Caister Volunteer Lifeboat Service

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Caister Volunteer Lifeboat Station

Caister Volunteer Lifeboat Service, or Caister Lifeboat, is based at Caister-on-Sea in Norfolk, and operates one of only three offshore lifeboats in the UK that are independent of the RNLI.[1][2]

A lifeboat at Caister was first documented in 1791, being used by the Caister Beach Company to salvage ships wrecked on the sand banks offshore from Caister. Between 1856 and 1969 lifeboats at Caister were operated by the RNLI.

The current lifeboats, the Bernard Matthews II (a Dutch-built Valentijn 2000 offshore lifeboat) and the Fred Dyble (a 5m long Ribcraft onshore lifeboat), are run by the Caister Volunteer Lifeboat Service, a registered charity supported entirely by public donation.[3]

List of coxswains[edit]

  • 1845–1872 Ben Hodds
  • 1872–1887 Philip George
  • 1887–1900 James Haylett Jnr
  • 1900–1901 Aaron Haylett
  • 1902–1903 John "Whampo" Brown
  • 1903–1919 John "Spratt" Haylett
  • 1919–1935 Charles Laycock
  • 1935–1950 Joseph Woodhouse
  • 1950–1956 James Brown
  • 1956–1969 Jack Plummer
  • 1969–1981 Alfred Brown
  • 1981–1991 Roland "Benny" Read
  • 1991–2004 Richard Thurlow
  • 2004–present Paul Williams

Sinking of the Zephyr[edit]

James Haylett Snr. became Assistant Coxswain of the Caister lifeboat. His mettle was tested at around midnight on 22 July 1885. The yawl Zephyr was launched to the aid of a stranded schooner on the Lower Barber Sand. On a calm and moonlit night and the crew of fifteen were on what they felt was a routine call. James Haylett, Senior, was at the helm and as the yawl neared the Barber he called out "now dear boys, keep a lookout for that old stump" referring to the mast of a stone-laden schooner, the crew of which had been saved by the Caister men some nine years earlier. His warnings came too late however when the yawl’s port bow struck the mast and the boat was ripped apart.

Seconds later the whole crew were struggling in the water. They managed to cut free much of the yawl’s rigging and masts and this proved to be the salvation of the survivors. James Haylett, the coxswain, supported himself on two oars before drifting close by the foremast, on which were his son Aaron, William Knowles and Joseph Haylett. They kept afloat for a time, but the mast kept rolling over in the swell. Aaron moved to his father’s oars but William & Joseph were drowned. John George, another of the crew, swam towards the shore and came across a shrimper, "The Brothers", of Yarmouth. Which then led the search for the other beachmen. First to be picked up was Robert Plummer on a grating, then one after the other, Aaron Haylett, Isaiah Haylett, George Haylett, Harry Russell, and lastly James Haylett, Senior, still on the foremast with an oar under one arm and a sett under the other. The remaining eight crewmen were drowned. James' son Frederick was amongst the dead.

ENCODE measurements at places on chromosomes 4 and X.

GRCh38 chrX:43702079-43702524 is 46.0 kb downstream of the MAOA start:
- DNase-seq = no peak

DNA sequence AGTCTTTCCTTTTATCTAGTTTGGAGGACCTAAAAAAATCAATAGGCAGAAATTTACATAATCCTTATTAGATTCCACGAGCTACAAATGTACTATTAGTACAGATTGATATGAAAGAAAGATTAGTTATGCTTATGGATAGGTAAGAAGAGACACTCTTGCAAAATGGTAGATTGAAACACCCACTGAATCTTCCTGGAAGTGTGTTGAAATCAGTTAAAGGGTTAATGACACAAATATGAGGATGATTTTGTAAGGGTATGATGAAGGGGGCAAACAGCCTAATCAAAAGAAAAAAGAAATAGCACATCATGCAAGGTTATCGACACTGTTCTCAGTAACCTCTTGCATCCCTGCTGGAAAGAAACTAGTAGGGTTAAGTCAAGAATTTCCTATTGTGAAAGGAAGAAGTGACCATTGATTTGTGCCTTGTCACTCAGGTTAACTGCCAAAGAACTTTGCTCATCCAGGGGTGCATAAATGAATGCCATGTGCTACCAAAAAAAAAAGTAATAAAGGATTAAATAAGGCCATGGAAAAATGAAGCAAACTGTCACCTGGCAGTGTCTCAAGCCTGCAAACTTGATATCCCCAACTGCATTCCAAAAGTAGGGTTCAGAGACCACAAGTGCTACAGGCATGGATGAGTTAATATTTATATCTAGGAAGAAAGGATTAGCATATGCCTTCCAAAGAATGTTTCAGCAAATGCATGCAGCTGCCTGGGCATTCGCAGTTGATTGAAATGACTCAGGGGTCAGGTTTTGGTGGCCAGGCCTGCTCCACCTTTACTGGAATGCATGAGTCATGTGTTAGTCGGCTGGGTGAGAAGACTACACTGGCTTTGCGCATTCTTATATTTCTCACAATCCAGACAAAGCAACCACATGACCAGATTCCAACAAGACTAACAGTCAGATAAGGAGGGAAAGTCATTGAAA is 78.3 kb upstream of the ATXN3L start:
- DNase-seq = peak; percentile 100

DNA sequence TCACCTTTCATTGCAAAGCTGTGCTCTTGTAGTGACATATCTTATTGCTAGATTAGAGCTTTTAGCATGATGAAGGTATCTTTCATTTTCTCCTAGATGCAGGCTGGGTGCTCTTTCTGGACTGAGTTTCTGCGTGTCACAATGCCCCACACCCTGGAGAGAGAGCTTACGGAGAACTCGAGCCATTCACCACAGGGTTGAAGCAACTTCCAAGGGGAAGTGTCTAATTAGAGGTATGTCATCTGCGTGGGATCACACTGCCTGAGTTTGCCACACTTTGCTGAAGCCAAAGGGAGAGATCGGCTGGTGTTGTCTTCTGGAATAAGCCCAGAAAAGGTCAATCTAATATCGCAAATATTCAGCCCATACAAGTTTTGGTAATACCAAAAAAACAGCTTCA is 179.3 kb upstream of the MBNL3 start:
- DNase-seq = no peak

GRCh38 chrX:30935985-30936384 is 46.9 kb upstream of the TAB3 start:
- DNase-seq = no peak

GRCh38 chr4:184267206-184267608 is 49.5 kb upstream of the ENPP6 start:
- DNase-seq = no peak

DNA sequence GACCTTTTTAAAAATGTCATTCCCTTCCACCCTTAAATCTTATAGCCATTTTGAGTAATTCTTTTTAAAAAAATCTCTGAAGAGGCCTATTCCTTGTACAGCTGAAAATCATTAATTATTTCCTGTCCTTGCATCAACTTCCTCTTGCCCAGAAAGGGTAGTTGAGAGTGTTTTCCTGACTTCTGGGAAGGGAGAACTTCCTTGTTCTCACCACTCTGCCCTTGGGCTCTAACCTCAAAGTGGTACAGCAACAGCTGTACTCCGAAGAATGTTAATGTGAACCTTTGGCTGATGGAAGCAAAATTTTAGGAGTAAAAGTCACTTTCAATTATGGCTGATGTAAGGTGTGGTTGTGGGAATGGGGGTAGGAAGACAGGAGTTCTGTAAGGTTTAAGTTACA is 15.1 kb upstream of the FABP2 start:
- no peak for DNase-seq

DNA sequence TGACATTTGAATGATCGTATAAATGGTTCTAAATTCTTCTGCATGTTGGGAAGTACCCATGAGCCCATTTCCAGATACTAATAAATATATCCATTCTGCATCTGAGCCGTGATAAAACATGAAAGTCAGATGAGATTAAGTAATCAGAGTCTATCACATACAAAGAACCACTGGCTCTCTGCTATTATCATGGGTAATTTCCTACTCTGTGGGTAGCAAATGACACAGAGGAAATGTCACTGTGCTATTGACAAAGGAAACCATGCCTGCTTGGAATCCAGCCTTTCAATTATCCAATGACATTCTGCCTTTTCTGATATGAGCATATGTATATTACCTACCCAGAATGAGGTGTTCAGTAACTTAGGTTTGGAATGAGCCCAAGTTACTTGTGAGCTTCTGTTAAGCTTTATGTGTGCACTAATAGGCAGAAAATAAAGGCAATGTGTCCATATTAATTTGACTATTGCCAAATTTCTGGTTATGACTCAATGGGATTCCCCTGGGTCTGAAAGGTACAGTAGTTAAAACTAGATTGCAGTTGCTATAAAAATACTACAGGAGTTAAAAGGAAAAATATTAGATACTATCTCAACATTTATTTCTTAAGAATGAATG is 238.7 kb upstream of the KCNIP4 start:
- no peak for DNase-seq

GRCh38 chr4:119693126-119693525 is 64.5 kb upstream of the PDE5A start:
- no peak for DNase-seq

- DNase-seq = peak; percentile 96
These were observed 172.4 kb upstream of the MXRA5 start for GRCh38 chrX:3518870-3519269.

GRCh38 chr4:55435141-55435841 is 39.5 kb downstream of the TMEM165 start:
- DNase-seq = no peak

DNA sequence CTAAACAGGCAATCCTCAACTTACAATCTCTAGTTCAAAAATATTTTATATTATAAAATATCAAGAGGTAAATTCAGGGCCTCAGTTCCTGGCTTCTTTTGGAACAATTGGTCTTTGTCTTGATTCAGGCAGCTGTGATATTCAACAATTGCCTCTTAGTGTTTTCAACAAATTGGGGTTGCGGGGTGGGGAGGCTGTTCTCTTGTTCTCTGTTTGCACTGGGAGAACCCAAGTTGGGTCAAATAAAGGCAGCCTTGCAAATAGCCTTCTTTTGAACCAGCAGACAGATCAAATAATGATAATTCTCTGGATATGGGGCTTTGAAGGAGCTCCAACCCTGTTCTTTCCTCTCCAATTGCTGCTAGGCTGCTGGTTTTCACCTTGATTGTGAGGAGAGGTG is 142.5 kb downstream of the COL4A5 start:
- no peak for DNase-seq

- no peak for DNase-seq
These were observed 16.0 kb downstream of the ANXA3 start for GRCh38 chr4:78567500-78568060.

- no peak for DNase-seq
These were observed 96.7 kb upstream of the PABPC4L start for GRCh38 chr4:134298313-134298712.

1901 Caister lifeboat disaster[edit]

The old RNLI station at Caister

On the night of 13 November 1901 the lifeboat Beauchamp and nine crew were lost while attempting a rescue during heavy seas. Asked at the inquest to their deaths why the crew had persisted in the rescue, retired coxswain James Haylett in response to the question from the coroner "I suppose they had given up the job and were returning." said "They would never give up the ship. If they had to keep at it 'til now, they would have sailed about until daylight to help her. Going back is against the rules when we see distress signals like that." This response was translated by journalists to become the famous phrase "Caister men never turn back"; "Never Turn Back" was later to become a motto of the RNLI. A monument to the men lost in the disaster bearing this inscription stands in the cemetery at Caister and the pub nearest to the lifeboat shed is named the "Never Turn Back".

RNLI and independent status[edit]

The RNLI lifeboat station at Caister was closed by the Institution in October 1969 after the Great Yarmouth and Gorleston lifeboat station received a 44ft Waveney class lifeboat which was deemed fast enough to cover the Caister area. The Caister Lifeboat station re-opened as an independently run lifeboat station dependent on public donation, and continues to save lives today.

Death of coxswain Benny Read[edit]

On Sunday, 1 September 1991, coxswain Benny Read was killed after a flare accidentally exploded in his hand, whilst responding to a false alarm.

See also[edit]

References[edit]

  1. ^ Caister Volunteer Lifeboat Service: "The Caister Lifeboat". Retrieved 4 October 2007.
  2. ^ BBC Online: Caister Lifeboat
  3. ^ Charity Commission. Caister Volunteer Lifeboat Service Limited, registered charity no. 262126.

Further reading[edit]

  • Tooke, C. (August 1986) "Caister - Beach Boats and Beachmen", Poppyland Publishing. ISBN 978-0-946148-19-6
  • Pestell, R. (October 1973) "Norfolk Fair Magazine: The saga of the Caister lifeboats", R.F. Eastern Limited.

External links[edit]